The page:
Jesus Christ, the eternal Son made man for the sake of our salvation, has planted his  standard on the hill of Calvary. And if we do not rally to that standard, if we do not  respond to his dying for our sake by living for his sake, we say that he died "in vain." We  declare his conquest of sin and death only an "un-war," to be ignored or forgotten as soon  as we grow bored with it. We give back to the enemyč to sin, Satan, and deathč the  whole earth that Jesus Christ has taken in obedience to his Fatherís commands. 

Moreover, before we go any further, we must ask ourselves, "What will God the Father  think, and what will he do, if we treat the death of his Son Jesus Christ as nothing but a  vanity?" We can begin to find an answer by remembering our own anger at the lack of  respect that has been shown for our soldiers who fought and died in the "un-wars" of this  earth. We can imagine (or some of us can remember) what it means to lose a child or a  husband or a buddy, and to have someone say, "So what?" We can contemplate the eternal  wrath of an eternal Father, who had to watch as his only-begotten Son died for the sins of  the world, when even one person says, "Big deal. Whatís it to me?" 

Christianity isnít just a belief. The devils in hell believe in God, they believe in Christ, and  they will remain in hell forever (James 2:19). Christianity is a life, and it is a life based  entirely around the admission that it is a "big deal" that the Son of God has died for our  sins. That it is a "big deal" that the real blood of a real man, who was also God incarnate,  ran down the cross in rivers from his wounds to cleanse the earth that it touched and to  claim it for his Father in heaven, so that he could give it as a gift to the redeemed, likewise  cleansed and claimed by the very same sacrificial blood.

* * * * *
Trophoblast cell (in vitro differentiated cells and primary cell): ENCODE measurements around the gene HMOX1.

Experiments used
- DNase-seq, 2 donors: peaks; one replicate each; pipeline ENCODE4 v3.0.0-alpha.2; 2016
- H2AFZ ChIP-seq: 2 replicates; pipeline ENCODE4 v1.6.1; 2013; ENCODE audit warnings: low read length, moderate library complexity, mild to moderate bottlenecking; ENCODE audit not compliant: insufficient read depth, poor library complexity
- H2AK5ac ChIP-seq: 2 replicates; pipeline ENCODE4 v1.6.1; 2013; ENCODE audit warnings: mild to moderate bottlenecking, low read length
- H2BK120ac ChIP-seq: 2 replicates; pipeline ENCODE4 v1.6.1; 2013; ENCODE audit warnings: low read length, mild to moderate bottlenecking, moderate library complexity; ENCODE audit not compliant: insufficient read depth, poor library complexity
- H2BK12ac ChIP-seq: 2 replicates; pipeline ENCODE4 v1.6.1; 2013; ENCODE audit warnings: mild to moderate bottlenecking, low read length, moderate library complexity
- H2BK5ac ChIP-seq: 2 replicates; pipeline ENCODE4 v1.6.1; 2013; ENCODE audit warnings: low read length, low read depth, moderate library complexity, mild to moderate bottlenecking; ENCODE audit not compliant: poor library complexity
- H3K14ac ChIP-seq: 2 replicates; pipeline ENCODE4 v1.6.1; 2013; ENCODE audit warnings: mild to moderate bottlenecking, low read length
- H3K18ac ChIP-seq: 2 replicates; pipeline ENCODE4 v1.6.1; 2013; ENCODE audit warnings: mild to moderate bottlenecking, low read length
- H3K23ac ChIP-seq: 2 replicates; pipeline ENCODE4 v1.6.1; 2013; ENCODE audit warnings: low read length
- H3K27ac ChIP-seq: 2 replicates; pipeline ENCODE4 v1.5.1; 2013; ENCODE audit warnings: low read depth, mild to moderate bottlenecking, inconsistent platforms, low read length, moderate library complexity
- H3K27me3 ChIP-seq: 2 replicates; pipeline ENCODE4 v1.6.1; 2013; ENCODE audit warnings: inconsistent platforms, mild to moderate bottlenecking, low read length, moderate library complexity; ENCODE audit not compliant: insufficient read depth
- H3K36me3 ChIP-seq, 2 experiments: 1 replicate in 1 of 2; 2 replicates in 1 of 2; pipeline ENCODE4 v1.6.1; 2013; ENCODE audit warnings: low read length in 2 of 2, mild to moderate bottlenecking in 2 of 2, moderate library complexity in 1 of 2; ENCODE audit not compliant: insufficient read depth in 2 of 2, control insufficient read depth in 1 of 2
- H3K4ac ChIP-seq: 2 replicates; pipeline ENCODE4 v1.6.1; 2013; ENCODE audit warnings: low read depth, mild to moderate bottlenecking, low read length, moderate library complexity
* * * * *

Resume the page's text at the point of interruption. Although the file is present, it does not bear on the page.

We can talk all day about how much we love God, or about how much he loves us, and not  really mean very much by it, or let our words really influence our behavior. But love,  human or divine, does not get any more specific and concrete than a crown of thorns on the  head, iron nails driven through the hands and feet, and a soldierís lance driven into the side  of Godís Son Jesus Christ. 

Many who call themselves "Christians" today are like the politicians who gave us the "un- wars." They do not like the hard, real words like "blood," "honor," and "war." They prefer  to talk of "programs" and "building self-esteem." In some places, they have even removed  the crosses from their churches, considering them "depressing" or "old-fashioned." 

But the Cross, the blood and the honor of Jesus Christ, and his war against the wickedness  of this world must always remain at the center of a real Christianity. Our faith isnít in  ourselves, or in the good opinion that we hold of ourselves. Our faith is in the blood shed  on the Cross, and in the call of our blood-stained Lord to heroism, to self-sacrifice, and to  honor in our own lives, to be lived for his glory and not for our own. 

Every time we do right, even though we are tempted to do otherwise; every time we put  God and our neighbors ahead of ourselves; every time we repent our sins and confess that  our behavior was unworthy of the Blood of Christ; we say in the only way possible that  Jesus Christ did not die in vain. As honorable Americans, we would consider ourselves  wretched, indeed, if we failed to honor the blood that has been shed for us in earthly wars.  As honorable Christians, or even as those who only hope to become honorable Christians,  we must consider ourselves equally wretched until our every thought, word, and deed  proclaims the glory of Jesus Christís death and sacrifice. 

My hope for us, in this newly begun season of Lent, is that we will renew our commitment  to the honor of Christ; and that we will give over the days between now and Easter to  reckoning the cost of that glorious day, and the cost of the glorious promise of eternal life  that it represents for us all, never forgetting that our eternal life begins with the death of the  Son of God and the shedding of his blood.